Fighting in western Iraq has left students at the University of Anbar in western Iraq uncertain if they will finish the academic year.
Fighting has disrupted studies at other universities throughout Iraq. But the fighting in Al Anbar—a majority Sunni province—stems from an especially bloody and long-running conflict between the Shiite-led Iraqi army and the Islamic State of Iraq and the Levant, an Al Qaeda-linked group. As the army has stepped up its campaign against the terrorists, the two sides have turned Ramadi, the province’s capital, and Fallujah, another major city, into battlefields. The fighting has displaced 300,000 in the region, the United Nations has said.
While the university is technically open, students and faculty commonly brave bombs and bullets to discover that courses have been cancelled. Fighting has also displaced thousands of other students, professors and other staff in Ramadi, the governorate’s capital, and the nearby city of Fallujah. Many of the displaced never show up at all. There’s also always the chance that fighters might launch mortars at the campus without warning.
“Students are eager to finish this academic year, but they are afraid,” said Waleed Munir Daylan, a laboratory manager at Anbar University. “If the dormitory was bombarded, that would be a catastrophe.”
Aysar Abdulkarim Salih, a third-year physical education student, said the university closes temporarily and then, shortly after, announces a reopening date that’s often postponed due to fighting. “We try to attend classes despite the deteriorating situation, but whenever the date is determined, the university is bombarded.”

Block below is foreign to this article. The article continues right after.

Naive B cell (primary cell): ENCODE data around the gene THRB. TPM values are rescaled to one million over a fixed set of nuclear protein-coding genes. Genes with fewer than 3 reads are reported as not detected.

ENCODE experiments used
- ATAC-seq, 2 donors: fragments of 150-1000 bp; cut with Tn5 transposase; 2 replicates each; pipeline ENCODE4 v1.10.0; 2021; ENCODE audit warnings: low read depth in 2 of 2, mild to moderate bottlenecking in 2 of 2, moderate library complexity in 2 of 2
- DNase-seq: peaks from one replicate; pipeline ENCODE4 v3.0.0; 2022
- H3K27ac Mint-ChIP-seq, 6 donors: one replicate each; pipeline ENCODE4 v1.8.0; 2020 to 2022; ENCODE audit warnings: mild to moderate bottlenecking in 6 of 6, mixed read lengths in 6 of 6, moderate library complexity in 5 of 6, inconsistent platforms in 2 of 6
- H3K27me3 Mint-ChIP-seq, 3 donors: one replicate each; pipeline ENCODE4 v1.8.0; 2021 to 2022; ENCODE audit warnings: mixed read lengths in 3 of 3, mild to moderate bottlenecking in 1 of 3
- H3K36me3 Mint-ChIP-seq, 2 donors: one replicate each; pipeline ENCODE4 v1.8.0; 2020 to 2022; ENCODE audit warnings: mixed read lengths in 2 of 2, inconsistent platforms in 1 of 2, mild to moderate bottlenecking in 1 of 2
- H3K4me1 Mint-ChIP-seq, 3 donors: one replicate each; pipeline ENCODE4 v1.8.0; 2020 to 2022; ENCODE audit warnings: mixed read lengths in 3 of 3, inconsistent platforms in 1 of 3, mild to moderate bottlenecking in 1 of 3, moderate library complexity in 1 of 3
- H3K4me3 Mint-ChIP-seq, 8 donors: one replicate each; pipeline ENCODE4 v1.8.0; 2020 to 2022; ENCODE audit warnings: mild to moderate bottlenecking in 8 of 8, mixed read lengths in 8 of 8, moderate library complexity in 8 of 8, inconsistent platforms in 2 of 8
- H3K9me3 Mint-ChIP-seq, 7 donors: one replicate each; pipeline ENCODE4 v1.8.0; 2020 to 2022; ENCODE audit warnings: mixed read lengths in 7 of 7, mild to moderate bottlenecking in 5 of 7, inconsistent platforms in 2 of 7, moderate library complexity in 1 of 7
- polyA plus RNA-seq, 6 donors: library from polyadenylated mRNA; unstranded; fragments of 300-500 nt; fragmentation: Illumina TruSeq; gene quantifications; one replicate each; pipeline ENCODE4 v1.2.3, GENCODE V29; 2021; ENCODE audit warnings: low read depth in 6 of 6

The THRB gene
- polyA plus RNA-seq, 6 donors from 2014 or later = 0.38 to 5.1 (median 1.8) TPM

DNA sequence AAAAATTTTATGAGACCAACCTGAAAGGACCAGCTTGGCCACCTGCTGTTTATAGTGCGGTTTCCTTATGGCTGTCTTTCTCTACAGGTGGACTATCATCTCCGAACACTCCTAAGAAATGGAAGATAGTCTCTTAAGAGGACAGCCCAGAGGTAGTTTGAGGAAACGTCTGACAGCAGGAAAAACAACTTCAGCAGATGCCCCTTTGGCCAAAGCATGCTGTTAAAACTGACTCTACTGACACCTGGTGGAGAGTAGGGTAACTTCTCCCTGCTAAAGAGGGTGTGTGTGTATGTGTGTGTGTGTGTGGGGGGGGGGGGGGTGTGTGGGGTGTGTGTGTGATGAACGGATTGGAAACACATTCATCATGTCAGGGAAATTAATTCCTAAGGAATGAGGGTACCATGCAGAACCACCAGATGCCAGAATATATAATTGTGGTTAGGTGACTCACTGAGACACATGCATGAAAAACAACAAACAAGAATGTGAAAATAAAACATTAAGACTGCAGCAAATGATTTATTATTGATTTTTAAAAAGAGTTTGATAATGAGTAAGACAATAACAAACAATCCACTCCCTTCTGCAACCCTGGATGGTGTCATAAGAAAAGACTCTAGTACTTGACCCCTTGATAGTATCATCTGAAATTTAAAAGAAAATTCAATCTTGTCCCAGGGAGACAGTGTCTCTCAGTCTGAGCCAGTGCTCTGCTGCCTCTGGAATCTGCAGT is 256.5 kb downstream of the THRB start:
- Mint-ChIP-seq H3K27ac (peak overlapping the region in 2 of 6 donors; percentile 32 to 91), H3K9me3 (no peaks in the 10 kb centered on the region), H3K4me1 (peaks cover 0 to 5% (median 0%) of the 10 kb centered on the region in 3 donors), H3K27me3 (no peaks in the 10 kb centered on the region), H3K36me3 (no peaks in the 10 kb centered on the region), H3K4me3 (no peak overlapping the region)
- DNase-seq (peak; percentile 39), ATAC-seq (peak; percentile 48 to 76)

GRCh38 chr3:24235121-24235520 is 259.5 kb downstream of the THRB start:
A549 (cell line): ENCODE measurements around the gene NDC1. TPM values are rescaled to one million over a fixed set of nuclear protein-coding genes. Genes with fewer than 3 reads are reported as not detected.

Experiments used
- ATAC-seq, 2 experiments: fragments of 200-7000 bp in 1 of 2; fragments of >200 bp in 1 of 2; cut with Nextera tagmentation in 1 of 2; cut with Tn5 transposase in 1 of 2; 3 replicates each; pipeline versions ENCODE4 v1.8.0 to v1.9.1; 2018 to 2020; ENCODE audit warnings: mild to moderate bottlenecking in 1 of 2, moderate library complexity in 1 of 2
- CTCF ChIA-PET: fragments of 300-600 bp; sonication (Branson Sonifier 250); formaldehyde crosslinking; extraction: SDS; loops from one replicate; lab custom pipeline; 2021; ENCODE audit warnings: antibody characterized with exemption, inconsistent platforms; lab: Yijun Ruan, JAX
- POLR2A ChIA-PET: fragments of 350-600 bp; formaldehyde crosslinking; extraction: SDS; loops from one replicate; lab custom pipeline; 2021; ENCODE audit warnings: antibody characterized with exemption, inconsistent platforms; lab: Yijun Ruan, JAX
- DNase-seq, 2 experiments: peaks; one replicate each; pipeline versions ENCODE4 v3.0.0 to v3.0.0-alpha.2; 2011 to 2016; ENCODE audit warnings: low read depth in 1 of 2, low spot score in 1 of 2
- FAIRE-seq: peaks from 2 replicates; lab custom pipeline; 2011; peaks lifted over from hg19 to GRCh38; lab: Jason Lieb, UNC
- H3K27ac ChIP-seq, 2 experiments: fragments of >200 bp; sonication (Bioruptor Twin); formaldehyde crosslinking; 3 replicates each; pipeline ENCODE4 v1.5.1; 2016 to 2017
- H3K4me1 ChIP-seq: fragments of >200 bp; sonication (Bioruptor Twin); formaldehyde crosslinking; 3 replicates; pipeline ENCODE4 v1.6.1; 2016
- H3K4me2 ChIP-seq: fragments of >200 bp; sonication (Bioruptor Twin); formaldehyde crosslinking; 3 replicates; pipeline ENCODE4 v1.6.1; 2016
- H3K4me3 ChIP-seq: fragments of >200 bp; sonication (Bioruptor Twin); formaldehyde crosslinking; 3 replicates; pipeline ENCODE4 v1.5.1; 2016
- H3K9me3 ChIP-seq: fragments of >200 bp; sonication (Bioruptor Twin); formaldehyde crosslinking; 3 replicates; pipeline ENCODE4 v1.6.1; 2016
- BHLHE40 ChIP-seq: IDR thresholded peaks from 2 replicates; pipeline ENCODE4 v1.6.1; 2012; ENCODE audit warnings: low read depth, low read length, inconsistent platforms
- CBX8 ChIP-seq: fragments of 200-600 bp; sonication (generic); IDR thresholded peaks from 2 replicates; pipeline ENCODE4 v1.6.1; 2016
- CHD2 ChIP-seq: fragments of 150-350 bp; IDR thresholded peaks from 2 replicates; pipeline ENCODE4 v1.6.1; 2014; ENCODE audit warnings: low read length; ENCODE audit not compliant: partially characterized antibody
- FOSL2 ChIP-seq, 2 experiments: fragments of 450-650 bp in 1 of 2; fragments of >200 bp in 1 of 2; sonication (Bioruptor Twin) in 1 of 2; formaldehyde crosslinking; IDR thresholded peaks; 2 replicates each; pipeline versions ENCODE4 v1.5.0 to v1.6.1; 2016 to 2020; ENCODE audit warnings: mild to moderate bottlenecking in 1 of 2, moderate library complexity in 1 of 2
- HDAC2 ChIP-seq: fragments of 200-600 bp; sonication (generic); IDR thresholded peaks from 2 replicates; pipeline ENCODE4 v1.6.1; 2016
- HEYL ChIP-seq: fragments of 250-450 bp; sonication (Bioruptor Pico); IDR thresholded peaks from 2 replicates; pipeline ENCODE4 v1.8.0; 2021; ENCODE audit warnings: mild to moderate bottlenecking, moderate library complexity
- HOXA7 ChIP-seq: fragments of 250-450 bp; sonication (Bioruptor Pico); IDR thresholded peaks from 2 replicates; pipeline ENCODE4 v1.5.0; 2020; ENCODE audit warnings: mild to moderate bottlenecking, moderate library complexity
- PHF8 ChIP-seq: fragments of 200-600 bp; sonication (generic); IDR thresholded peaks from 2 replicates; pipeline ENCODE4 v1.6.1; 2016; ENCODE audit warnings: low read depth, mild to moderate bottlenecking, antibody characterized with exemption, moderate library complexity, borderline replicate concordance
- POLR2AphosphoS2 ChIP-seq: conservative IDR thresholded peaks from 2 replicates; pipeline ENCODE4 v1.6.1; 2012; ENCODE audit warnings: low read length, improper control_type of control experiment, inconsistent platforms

Recently classrooms at Anbar opened, as scheduled, on May 4 after being closed in late April for Iraq’s first parliamentary elections since the exit of American troops from the country. Many students still stayed home. Although the university announced on its official website it would be open on that day, it was semi-empty, said Salih.
University administrators have given students the option to attend courses or not, depending on how safe they feel journeying to the university, which is about seven kilometers from the center of Ramadi.
“Some professors will spend the night at the college so as to teach the students,” said Salah Al-Ani, dean of the university’s medical college. “For the students who want to stay at home, I can say you are free to do that, but I don’t encourage it—it’s too harmful to the students.”
Dedicated teachers are few and far between, said a computer science student who declined to give his name.
“I went once, but there were no professors,” he said. “When talking to professors, they say the numbers of students are small. But that’s a pretext not to give lectures. I can assure you that if professors come, students will attend their lectures.”
Some students are, of course, fearful about going to class.
“The distance from my home to the university is one kilometer, but my family refused to allow me to go,” said an education student who declined to give her name. “I cannot risk my life.”
Still, for some students who have been living amid war since the American invasion of Iraq in 2003, the fighting is no reason to stop studying.
“I see our attendance as a must and a duty,” said a University of Anbar mechanical engineering student, Ibrahim Al-Rawi. “Lectures can’t be held without students. Each student has his or her own circumstances, but there is a solution for each problem.”
Students at the University of Anbar’s medical school have lobbied particularly hard to keep their studies going. The medical college is in a different part of the city than the main campus and is safer, said Salih.
“I’ve sent a message to the university chancellor asking him—in the name of my colleagues and myself—not to postpone this year,” he said, adding that medical students should be learning how to treat victims of violence.
For others, however, the uncertainty is beginning to wear on them
“I am eager to go back to the university,” said Mustafa Al-Obaedy, a geography student at Anbar. “My friends from different cities frequently ask me whether the university is open or not. I can give them no answer. Whenever I do go, I find it closed. I am so pessimistic now.”